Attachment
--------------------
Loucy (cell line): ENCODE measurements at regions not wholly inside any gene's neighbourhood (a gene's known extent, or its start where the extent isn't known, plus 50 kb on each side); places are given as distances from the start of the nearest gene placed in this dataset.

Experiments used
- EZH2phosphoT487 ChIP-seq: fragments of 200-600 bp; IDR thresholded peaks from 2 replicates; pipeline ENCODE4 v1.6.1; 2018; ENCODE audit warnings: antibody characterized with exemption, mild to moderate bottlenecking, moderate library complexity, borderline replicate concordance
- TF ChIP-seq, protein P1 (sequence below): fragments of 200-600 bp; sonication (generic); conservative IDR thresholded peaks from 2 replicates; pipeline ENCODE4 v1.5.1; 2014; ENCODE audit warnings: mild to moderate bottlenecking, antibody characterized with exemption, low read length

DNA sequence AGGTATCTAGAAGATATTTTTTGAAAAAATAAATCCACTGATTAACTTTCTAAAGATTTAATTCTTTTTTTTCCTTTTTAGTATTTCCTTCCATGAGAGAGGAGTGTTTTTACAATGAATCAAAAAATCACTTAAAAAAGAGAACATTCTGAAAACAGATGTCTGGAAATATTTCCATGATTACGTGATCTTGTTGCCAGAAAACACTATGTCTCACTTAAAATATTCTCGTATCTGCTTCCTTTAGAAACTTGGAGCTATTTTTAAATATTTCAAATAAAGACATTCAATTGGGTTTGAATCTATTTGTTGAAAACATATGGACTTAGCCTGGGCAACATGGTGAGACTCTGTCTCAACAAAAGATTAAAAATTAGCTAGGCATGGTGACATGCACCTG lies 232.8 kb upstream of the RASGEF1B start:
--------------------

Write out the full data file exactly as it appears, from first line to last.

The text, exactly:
Loucy (cell line): ENCODE measurements at regions not wholly inside any gene's neighbourhood (a gene's known extent, or its start where the extent isn't known, plus 50 kb on each side); places are given as distances from the start of the nearest gene placed in this dataset.

Experiments used
- EZH2phosphoT487 ChIP-seq: fragments of 200-600 bp; IDR thresholded peaks from 2 replicates; pipeline ENCODE4 v1.6.1; 2018; ENCODE audit warnings: antibody characterized with exemption, mild to moderate bottlenecking, moderate library complexity, borderline replicate concordance
- TF ChIP-seq, protein P1 (sequence below): fragments of 200-600 bp; sonication (generic); conservative IDR thresholded peaks from 2 replicates; pipeline ENCODE4 v1.5.1; 2014; ENCODE audit warnings: mild to moderate bottlenecking, antibody characterized with exemption, low read length

DNA sequence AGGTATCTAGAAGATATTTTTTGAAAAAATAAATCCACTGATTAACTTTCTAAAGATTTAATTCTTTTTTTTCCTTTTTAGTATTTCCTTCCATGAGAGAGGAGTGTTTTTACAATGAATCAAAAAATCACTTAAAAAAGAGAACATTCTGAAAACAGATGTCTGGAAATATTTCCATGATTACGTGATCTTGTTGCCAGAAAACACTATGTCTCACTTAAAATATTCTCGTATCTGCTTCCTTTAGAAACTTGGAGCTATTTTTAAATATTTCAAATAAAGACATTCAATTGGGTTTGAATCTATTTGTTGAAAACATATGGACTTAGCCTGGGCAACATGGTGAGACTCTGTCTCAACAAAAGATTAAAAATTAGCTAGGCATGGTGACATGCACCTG lies 232.8 kb upstream of the RASGEF1B start: